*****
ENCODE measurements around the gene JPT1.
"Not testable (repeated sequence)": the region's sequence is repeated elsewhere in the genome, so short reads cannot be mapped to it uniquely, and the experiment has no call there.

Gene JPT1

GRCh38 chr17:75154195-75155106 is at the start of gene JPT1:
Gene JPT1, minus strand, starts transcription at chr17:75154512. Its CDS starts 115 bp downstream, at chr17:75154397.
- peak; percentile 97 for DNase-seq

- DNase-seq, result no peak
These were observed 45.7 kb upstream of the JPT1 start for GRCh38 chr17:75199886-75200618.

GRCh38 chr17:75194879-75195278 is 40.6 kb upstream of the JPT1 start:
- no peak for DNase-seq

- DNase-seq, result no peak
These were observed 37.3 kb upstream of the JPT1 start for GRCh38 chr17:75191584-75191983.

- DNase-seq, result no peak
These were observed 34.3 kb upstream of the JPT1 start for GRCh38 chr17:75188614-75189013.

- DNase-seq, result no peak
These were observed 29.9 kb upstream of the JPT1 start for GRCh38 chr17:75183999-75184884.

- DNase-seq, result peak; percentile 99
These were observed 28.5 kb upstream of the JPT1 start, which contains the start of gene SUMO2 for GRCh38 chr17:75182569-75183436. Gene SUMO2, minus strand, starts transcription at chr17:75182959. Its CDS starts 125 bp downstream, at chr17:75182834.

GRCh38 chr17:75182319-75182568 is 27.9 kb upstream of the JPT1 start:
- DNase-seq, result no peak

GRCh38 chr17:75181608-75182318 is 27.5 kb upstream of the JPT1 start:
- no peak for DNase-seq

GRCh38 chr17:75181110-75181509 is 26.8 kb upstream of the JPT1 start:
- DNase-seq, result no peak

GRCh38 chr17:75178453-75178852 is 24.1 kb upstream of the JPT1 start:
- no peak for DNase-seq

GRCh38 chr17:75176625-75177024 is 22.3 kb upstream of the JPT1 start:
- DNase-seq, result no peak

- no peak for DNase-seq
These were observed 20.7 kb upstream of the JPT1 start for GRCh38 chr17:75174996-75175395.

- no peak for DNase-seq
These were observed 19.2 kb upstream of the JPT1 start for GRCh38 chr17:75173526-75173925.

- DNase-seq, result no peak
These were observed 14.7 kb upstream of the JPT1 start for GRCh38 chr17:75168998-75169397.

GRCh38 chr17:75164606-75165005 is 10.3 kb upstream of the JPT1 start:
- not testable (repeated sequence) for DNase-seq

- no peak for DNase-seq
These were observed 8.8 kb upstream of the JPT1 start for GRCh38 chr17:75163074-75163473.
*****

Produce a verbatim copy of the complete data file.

ENCODE measurements around the gene JPT1.
"Not testable (repeated sequence)": the region's sequence is repeated elsewhere in the genome, so short reads cannot be mapped to it uniquely, and the experiment has no call there.

Gene JPT1

GRCh38 chr17:75154195-75155106 is at the start of gene JPT1:
Gene JPT1, minus strand, starts transcription at chr17:75154512. Its CDS starts 115 bp downstream, at chr17:75154397.
- peak; percentile 97 for DNase-seq

- DNase-seq, result no peak
These were observed 45.7 kb upstream of the JPT1 start for GRCh38 chr17:75199886-75200618.

GRCh38 chr17:75194879-75195278 is 40.6 kb upstream of the JPT1 start:
- no peak for DNase-seq

- DNase-seq, result no peak
These were observed 37.3 kb upstream of the JPT1 start for GRCh38 chr17:75191584-75191983.

- DNase-seq, result no peak
These were observed 34.3 kb upstream of the JPT1 start for GRCh38 chr17:75188614-75189013.

- DNase-seq, result no peak
These were observed 29.9 kb upstream of the JPT1 start for GRCh38 chr17:75183999-75184884.

- DNase-seq, result peak; percentile 99
These were observed 28.5 kb upstream of the JPT1 start, which contains the start of gene SUMO2 for GRCh38 chr17:75182569-75183436. Gene SUMO2, minus strand, starts transcription at chr17:75182959. Its CDS starts 125 bp downstream, at chr17:75182834.

GRCh38 chr17:75182319-75182568 is 27.9 kb upstream of the JPT1 start:
- DNase-seq, result no peak

GRCh38 chr17:75181608-75182318 is 27.5 kb upstream of the JPT1 start:
- no peak for DNase-seq

GRCh38 chr17:75181110-75181509 is 26.8 kb upstream of the JPT1 start:
- DNase-seq, result no peak

GRCh38 chr17:75178453-75178852 is 24.1 kb upstream of the JPT1 start:
- no peak for DNase-seq

GRCh38 chr17:75176625-75177024 is 22.3 kb upstream of the JPT1 start:
- DNase-seq, result no peak

- no peak for DNase-seq
These were observed 20.7 kb upstream of the JPT1 start for GRCh38 chr17:75174996-75175395.

- no peak for DNase-seq
These were observed 19.2 kb upstream of the JPT1 start for GRCh38 chr17:75173526-75173925.

- DNase-seq, result no peak
These were observed 14.7 kb upstream of the JPT1 start for GRCh38 chr17:75168998-75169397.

GRCh38 chr17:75164606-75165005 is 10.3 kb upstream of the JPT1 start:
- not testable (repeated sequence) for DNase-seq

- no peak for DNase-seq
These were observed 8.8 kb upstream of the JPT1 start for GRCh38 chr17:75163074-75163473.